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Twenty Balloons to the Skies

What a sincere challenge it is to continue with usual, everyday life, picking up dry cleaning and remembering milk on the way home from work, when those 20 little children in Connecticut exist no longer.

What a struggle it is to get on with the dozens of tasks that occupy our existence — suddenly appallingly conspicuous in such stark contrast to theirs — without getting lost in dark wonderings about their final moments or the way the news must have yanked all the joy from their parents’ souls.


Ultimately, there isn’t much the lot of us can do out here but uselessly return to the news again and again in our brain and in our media, or click on the Facebook memes that invite us to scold politicians and marvel at how far we’ve fallen, each encounter aching for a different outcome.

But it’s not enough.

It’s not enough to bemoan the lack of appropriate response from political players or gun lobbyists.

It’s not enough to despair over the fact that an American can buy an assault weapon at Walmart or that one more bloated politician has declared that the only solution is to arm teachers to the same level as their students.

It’s not enough, even, to remember all those sweet souls’ names, and the way their mommies and daddies almost certainly have Christmas gifts tucked away in their closets for their babies that’ll never see the light of day.

Lose the guns. No more weapons. No more senseless tragedies. No more innocence lost. That’d be enough.

Say, Stay and Strive (or How to Engage the Modern Employee)

In the golden, gilded glory days of Canadian industry — the ones that saw our suit-jacketed fathers and grandfathers delivering themselves to the office in an orderly fashion every single damn day, rain or shine, sickness and health — well, the world clearly bred a different kind of employee.

Alongside tales of barefoot school-bound odysseys in shoulder-high snowdrifts, add nostalgic cogitations about a time when employees were so devoted to their jobs that they actually made it a lifelong priority.

The modern worker is a more delicate soul, it seems, vulnerable to all manner of forces that apparently conspire to keep him from his professional obligations. What sent us off the rails, then, and how can we climb back aboard already?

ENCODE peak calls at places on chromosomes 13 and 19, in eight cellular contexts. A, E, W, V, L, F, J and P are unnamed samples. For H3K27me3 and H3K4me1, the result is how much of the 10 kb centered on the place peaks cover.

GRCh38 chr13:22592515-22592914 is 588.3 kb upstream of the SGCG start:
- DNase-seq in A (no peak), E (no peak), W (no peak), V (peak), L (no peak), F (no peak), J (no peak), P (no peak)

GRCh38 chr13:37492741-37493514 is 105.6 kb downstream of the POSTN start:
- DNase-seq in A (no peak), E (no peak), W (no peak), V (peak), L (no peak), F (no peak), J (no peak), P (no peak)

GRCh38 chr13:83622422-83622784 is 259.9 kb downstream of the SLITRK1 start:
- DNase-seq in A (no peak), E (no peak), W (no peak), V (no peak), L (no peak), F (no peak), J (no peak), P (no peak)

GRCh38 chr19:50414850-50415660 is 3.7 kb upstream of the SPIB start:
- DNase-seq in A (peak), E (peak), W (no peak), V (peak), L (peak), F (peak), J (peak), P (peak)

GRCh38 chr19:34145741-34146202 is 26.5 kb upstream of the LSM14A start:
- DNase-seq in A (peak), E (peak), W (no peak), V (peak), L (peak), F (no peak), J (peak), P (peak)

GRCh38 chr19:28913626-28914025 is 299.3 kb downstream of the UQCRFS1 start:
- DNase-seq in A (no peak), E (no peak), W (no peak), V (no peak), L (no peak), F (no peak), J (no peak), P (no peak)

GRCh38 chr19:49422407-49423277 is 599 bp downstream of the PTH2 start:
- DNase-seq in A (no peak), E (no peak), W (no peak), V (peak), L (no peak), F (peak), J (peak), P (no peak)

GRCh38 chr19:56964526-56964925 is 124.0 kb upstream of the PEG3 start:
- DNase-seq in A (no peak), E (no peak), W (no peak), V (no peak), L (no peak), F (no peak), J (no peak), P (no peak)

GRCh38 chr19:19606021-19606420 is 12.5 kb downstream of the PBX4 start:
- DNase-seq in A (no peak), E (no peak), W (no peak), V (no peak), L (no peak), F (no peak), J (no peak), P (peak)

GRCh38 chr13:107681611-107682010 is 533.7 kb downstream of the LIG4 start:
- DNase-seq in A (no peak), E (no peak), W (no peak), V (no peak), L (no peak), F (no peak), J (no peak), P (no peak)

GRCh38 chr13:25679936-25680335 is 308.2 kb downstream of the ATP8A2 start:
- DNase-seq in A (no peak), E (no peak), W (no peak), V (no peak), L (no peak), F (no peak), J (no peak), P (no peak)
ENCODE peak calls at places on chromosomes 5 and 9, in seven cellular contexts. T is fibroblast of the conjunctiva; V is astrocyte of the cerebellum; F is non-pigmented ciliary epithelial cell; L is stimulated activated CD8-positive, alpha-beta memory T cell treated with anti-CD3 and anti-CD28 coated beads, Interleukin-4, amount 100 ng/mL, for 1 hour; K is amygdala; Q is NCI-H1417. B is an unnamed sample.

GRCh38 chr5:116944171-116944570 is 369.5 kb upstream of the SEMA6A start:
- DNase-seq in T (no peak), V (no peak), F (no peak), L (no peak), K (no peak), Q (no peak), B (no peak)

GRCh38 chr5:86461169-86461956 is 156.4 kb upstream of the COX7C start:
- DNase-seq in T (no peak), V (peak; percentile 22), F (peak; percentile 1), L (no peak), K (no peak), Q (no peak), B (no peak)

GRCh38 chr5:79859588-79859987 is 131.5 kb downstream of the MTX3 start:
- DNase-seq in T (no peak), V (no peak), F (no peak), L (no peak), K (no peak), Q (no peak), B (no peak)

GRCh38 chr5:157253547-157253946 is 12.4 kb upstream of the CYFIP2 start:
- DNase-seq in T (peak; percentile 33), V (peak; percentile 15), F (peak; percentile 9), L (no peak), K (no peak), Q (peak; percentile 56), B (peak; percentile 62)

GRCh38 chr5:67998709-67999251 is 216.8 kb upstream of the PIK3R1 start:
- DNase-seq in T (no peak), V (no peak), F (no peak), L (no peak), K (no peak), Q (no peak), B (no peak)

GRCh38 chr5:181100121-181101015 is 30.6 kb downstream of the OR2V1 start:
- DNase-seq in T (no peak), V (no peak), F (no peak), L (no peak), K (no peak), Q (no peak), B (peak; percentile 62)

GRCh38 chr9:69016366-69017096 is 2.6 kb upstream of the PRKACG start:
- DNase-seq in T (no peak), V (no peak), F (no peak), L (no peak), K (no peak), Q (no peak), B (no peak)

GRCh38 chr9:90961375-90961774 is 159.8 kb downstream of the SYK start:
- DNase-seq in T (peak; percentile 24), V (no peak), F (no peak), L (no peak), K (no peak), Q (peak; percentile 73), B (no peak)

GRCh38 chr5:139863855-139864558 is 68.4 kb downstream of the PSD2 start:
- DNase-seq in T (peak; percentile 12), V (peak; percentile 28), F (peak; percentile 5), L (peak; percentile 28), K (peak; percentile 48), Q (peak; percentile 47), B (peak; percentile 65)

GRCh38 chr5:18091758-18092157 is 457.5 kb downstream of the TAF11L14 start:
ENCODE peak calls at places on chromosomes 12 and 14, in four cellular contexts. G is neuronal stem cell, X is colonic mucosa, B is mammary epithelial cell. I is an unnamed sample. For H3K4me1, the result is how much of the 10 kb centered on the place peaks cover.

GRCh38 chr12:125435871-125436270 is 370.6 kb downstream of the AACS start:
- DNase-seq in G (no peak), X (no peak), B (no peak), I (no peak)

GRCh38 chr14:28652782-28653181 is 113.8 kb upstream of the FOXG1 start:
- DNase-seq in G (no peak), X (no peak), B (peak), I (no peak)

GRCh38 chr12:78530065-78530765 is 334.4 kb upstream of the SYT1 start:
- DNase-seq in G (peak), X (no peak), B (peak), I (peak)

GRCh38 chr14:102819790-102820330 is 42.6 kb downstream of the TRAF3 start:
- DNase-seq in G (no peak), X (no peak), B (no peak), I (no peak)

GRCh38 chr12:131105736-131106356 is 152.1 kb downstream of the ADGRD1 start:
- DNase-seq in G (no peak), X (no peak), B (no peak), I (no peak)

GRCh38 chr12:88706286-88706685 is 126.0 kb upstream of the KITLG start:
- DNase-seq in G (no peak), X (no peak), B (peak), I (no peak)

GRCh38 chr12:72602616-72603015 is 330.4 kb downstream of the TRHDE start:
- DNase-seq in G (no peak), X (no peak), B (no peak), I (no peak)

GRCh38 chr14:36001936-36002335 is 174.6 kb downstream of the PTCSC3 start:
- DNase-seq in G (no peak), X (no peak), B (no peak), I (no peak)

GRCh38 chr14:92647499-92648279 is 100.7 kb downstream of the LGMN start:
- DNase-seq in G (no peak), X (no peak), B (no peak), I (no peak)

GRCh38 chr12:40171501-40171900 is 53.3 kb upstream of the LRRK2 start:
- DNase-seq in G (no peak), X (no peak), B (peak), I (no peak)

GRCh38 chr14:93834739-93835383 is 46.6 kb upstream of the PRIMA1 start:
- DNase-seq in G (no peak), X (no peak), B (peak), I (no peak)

Two words: employee engagement. As Jack Welch once so wisely opined, “[No] company, small or large, can win over the long run without energized employees who believe in the [firm’s] mission and understand how to achieve it.”

The recently released list of Canada’s Best Small & Medium Employers underscores this conviction, with research revealing an average employee engagement score of 84% for the 50 best, versus 61% for the rest. “Employee engagement is key for all organizations no matter their size,” said Einar Westerlund, director of project development at the Queen’s Centre for Business Venturing, part of the Queen’s School of Business, which produced the inventory in partnership with Aon Hewitt.

According to Aon Hewitt, employees are engaged when they “say, stay and strive.” In other words, they speak positively about the organization to others, are committed to remaining with it and are motivated by its leaders to contribute to business success.

Taking action to shift staffers into this mindset is a tremendously worthwhile undertaking for managers. Employees who are engaged in their work and dedicated to their employers are more productive and less given to turnover than their less committed peers. Engaged employees at Molson Coors were five times less likely than non-engaged employees to suffer a safety incident, and Caterpillar saved $8.8 million a year at its European plant (from decreased attrition, absenteeism and overtime) and experienced a 70% increase in output in fewer than four months at its Asia-Pacific plant, thanks to its engagement initiatives.

So make your New Year’s resolution about investing in policies and practices that foster engagement among your workforce. If your workers are satisfied with their efforts, take pride in their employer, believe in what they do and feel valued by their superiors, the rewards will pile up like a snowdrift from yesteryear.

IT Outsourcing Tip Sheet

Organizations that outsource their IT work have a tall order to fill. From aligning the partner’s internal culture with their own, to ensuring an exit strategy is part of the initial contract, there’s much to be considered when entering into such an arrangement.